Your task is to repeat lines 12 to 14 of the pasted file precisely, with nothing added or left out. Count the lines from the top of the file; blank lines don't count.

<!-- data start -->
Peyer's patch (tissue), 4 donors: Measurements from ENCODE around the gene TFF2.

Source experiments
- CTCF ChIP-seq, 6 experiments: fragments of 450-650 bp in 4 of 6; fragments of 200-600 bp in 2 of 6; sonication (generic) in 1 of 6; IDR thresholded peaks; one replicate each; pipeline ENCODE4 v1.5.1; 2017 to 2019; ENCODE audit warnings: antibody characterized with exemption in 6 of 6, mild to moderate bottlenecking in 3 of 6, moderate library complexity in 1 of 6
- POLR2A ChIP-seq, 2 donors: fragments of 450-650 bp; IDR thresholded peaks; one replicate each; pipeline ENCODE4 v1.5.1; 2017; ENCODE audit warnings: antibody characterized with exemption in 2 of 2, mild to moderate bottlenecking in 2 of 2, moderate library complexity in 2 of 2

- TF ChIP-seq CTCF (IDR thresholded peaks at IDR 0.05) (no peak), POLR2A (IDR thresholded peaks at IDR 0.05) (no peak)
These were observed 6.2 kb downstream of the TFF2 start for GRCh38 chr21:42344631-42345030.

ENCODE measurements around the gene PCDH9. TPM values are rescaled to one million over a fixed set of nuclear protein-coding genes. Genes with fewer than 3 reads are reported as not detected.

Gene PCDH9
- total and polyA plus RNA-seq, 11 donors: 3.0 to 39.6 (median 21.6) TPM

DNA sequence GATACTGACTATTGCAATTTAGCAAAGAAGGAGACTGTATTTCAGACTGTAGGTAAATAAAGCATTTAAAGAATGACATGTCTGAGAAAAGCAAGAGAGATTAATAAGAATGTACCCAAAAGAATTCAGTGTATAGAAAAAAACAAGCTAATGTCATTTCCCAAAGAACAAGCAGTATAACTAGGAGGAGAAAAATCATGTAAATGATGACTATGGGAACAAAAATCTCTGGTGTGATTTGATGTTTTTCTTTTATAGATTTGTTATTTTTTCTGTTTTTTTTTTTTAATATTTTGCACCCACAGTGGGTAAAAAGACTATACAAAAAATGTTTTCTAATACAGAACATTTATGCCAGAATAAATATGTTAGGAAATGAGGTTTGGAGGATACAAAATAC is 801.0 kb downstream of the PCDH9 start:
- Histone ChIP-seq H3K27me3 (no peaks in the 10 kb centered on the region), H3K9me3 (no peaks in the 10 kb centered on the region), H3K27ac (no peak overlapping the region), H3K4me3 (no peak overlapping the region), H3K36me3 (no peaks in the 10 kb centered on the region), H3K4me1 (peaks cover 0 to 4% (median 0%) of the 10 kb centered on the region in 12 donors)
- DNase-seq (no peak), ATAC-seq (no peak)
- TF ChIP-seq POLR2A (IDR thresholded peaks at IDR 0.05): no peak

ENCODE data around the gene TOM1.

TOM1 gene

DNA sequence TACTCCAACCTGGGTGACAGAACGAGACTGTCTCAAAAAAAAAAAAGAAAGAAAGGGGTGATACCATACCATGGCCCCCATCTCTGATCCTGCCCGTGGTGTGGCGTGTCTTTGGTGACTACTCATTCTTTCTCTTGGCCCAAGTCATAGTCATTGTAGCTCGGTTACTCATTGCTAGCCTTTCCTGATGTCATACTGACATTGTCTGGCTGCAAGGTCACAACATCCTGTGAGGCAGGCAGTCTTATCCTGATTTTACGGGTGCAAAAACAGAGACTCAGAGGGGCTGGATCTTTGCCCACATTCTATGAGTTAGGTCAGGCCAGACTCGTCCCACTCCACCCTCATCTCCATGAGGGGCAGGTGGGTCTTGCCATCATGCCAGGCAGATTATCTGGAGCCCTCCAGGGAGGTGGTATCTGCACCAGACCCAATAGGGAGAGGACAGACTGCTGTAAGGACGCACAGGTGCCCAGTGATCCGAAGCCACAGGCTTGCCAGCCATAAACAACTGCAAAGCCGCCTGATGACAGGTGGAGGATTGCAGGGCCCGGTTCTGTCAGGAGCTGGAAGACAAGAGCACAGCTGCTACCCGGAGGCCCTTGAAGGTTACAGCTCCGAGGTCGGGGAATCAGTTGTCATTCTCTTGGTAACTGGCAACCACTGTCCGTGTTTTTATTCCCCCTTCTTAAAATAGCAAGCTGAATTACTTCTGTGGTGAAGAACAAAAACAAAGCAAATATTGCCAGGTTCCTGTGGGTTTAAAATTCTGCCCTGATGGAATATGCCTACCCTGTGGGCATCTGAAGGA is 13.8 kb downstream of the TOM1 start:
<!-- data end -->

- DNase-seq (no peak), ATAC-seq (no peak)
- TF ChIP-seq POLR2A (IDR thresholded peaks at IDR 0.05): no peak

ENCODE data around the gene TOM1.